James Jefferies and ShedCode Ltd

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Olympic Legacy Server Setup - Part 3 - Installing Ubuntu Server

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I was thinking about a Debian install on my server, but in the end, I thought I’d go with Ubuntu server.

Ubuntu server install

I’m not going in to all the details about installing Ubuntu server (debian would be similar), but I thought it would be worth noting the steps I made to get the RAID device partitioned ready for installing xen or KVM.

RAID configuration

When booting the server, you are able to access the MegaRAID configuration. As my server came with 2 unregistered drives, it was simple to create a new RAID1 configuration with those two 146Gb drives, creating a virtual 146Gb RAID1 drive.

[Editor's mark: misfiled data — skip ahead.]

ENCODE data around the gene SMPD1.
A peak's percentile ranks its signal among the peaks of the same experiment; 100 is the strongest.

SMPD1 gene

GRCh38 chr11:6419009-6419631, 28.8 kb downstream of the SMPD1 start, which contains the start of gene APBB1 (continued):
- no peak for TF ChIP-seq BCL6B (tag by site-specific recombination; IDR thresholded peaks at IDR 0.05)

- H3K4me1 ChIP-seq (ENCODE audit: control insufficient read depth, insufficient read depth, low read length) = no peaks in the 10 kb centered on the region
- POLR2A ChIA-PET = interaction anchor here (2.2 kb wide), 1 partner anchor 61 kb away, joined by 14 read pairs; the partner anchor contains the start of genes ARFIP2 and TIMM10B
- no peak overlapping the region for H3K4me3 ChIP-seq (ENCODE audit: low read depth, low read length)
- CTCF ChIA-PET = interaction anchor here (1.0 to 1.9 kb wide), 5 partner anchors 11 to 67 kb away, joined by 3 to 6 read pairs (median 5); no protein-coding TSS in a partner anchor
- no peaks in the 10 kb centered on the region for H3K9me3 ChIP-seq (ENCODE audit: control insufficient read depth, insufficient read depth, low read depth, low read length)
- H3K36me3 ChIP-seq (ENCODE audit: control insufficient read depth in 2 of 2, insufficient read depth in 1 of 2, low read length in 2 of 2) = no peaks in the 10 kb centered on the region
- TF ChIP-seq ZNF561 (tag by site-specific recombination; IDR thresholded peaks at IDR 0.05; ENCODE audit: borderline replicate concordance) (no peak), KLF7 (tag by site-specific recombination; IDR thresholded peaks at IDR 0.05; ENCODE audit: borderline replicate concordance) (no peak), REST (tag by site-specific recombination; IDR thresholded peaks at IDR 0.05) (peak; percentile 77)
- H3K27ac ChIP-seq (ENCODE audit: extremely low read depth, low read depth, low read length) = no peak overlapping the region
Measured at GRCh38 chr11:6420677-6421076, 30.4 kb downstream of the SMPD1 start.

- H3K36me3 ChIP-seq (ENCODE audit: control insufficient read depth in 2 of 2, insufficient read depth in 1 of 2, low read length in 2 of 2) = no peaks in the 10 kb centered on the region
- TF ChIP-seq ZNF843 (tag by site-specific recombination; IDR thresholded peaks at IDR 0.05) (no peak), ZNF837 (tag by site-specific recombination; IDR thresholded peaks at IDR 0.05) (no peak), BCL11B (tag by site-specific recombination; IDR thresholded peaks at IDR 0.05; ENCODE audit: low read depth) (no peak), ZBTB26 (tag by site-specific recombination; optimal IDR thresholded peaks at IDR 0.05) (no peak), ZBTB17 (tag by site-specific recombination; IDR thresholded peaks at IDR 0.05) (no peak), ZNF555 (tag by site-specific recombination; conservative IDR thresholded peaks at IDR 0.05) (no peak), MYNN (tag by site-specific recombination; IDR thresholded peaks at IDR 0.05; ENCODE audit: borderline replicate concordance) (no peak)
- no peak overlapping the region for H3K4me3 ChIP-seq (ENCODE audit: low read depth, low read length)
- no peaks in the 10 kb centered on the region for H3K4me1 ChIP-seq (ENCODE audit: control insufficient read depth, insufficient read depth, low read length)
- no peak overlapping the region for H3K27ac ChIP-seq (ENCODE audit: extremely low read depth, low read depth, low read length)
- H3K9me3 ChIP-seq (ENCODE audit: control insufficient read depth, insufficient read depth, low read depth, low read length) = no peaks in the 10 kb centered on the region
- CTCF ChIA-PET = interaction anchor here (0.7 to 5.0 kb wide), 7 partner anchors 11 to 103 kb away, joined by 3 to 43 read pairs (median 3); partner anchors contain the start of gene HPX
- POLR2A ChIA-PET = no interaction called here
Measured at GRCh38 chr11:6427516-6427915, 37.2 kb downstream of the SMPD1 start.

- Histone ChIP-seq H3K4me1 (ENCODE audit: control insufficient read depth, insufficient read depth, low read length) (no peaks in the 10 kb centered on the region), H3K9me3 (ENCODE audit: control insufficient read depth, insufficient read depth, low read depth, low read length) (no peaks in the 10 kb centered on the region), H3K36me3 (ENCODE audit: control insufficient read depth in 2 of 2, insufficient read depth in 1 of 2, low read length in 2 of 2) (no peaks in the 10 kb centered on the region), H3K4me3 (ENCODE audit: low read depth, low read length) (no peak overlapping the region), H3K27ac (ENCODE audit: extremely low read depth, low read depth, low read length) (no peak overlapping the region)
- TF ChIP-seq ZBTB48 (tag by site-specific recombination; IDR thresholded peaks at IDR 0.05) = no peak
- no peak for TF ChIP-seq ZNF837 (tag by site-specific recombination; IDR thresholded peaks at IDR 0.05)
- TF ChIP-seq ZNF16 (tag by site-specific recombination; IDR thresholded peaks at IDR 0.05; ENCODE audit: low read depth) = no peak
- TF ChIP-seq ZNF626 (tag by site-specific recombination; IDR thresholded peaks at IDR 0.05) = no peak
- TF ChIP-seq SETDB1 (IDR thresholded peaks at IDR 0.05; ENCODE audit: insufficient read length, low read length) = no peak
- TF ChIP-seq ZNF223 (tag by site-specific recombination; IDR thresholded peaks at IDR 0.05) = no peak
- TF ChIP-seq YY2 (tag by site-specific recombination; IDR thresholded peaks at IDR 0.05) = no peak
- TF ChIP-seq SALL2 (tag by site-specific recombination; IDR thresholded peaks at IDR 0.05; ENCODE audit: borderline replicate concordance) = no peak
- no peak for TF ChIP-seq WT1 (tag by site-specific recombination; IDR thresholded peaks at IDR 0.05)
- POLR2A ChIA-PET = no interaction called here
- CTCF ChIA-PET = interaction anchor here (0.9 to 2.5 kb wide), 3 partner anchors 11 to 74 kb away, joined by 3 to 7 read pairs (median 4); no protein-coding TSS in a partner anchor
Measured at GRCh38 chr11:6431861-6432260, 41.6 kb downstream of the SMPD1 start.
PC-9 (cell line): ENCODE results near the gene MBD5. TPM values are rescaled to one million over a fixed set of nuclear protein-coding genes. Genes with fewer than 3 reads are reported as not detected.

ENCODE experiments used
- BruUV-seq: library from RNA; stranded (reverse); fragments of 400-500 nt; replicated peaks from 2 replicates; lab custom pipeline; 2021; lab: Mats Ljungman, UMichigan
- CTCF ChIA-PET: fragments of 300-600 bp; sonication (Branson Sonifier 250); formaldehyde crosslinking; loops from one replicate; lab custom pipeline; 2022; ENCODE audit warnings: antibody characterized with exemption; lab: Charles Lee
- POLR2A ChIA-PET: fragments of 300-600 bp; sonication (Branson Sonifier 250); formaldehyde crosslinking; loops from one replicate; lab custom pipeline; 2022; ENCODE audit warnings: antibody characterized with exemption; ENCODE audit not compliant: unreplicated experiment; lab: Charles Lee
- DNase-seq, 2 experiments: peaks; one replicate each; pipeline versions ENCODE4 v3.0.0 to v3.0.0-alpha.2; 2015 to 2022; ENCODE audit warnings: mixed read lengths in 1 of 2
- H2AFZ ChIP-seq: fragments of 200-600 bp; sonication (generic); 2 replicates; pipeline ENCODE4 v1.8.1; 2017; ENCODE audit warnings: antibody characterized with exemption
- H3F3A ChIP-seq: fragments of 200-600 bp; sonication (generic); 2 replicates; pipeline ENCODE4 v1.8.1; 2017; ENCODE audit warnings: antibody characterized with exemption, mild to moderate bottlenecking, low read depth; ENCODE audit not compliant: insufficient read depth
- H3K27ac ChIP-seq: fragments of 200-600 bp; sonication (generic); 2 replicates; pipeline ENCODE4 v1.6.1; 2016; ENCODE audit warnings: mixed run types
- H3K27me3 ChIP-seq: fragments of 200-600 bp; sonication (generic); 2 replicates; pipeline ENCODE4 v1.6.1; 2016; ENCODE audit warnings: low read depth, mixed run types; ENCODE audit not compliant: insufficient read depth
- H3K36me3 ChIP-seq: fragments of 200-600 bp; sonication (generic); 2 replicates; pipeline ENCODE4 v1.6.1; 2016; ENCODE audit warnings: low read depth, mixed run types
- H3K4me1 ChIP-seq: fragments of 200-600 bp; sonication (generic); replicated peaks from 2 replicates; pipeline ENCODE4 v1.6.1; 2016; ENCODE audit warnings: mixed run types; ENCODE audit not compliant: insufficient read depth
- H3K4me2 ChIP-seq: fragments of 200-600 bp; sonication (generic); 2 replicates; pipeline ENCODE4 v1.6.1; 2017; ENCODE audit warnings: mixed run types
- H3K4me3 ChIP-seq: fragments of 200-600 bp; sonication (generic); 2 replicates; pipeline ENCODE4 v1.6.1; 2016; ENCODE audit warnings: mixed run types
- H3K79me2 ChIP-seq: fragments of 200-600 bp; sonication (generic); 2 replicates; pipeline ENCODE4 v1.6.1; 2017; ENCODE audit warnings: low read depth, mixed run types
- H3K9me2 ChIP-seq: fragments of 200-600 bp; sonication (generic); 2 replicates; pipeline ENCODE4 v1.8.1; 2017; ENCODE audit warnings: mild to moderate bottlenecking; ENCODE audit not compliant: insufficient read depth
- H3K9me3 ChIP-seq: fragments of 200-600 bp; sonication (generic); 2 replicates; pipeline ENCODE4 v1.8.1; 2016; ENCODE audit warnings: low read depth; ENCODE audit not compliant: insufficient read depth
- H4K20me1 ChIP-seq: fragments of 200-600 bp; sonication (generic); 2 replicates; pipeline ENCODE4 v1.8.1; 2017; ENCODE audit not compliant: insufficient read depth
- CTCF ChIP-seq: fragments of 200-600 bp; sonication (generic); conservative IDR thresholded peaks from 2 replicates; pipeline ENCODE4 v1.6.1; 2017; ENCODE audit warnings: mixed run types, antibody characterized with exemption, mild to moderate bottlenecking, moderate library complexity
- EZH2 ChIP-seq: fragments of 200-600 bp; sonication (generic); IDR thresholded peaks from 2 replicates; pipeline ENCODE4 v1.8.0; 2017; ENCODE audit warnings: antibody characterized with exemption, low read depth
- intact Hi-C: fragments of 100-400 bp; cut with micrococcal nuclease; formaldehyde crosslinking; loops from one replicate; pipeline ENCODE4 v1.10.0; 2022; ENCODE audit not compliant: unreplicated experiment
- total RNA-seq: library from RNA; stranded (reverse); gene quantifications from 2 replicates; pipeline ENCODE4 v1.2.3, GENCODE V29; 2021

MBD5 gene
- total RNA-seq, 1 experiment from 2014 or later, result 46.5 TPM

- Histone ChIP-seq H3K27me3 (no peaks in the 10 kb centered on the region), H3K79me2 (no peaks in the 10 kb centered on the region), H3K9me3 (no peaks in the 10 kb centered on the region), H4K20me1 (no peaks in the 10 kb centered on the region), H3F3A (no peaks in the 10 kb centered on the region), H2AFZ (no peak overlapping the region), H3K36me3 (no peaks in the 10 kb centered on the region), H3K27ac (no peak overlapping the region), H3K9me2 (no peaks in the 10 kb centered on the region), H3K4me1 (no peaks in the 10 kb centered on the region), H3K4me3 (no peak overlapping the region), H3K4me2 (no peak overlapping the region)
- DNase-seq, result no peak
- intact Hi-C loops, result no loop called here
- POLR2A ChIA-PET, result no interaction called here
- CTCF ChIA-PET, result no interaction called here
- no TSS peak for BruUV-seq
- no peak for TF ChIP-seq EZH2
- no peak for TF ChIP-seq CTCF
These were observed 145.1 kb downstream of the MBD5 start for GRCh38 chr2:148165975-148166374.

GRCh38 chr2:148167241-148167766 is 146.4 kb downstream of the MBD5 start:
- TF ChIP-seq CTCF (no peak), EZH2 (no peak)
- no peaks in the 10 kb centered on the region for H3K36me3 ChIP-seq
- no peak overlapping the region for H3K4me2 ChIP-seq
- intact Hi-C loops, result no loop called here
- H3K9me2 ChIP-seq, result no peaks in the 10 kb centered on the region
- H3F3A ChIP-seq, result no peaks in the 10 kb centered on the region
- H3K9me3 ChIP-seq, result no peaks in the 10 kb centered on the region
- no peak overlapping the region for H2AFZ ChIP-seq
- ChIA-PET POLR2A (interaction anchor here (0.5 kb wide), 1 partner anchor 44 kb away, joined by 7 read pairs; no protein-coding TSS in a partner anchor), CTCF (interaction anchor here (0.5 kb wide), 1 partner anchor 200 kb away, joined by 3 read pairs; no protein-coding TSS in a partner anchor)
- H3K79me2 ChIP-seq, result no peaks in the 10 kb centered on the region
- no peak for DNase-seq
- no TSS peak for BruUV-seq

I ummed and ahhed a bit about whether to use the RAID controller, but it looks like it might be ok kit.


I usually use inetbootin to create a USB memory stick with the OS I want to install. In this case, I downloaded the 64bit Ubuntu image and used it to create the bootable USB stick.

Expert install followed.

Grub2 gotcha 1

Oh dear, I had a number of failed installs until I asked an expert (@wilbatron) for some help. The grub2 installation in to the MBR kept failing becauseā€¦ The grub2 installation doesn’t fit in the MBR does it? I wish it told me that rather than just failing.

Ah well, got it sorted in the end, here is how I set up my partitions.

Partition set up

During the install, do manual partitioning. We’ll set up 2 physical partitions, one of which will be a Logical Volume Manager (LVM) Physical Volume (PV)


At this point, the menu will show your USB stick (still mounted) and your 146Gb virtual RAID drive. The Hardware RAID is hiding the fact that you’ve actually got two hard drives there and the installer just sees one.

  • Select the Raid array - in my case, it was labelled 146.0Gb LSI MegaRAID 8708EM2
  • Once selected, create a new empty partition (and table) for this device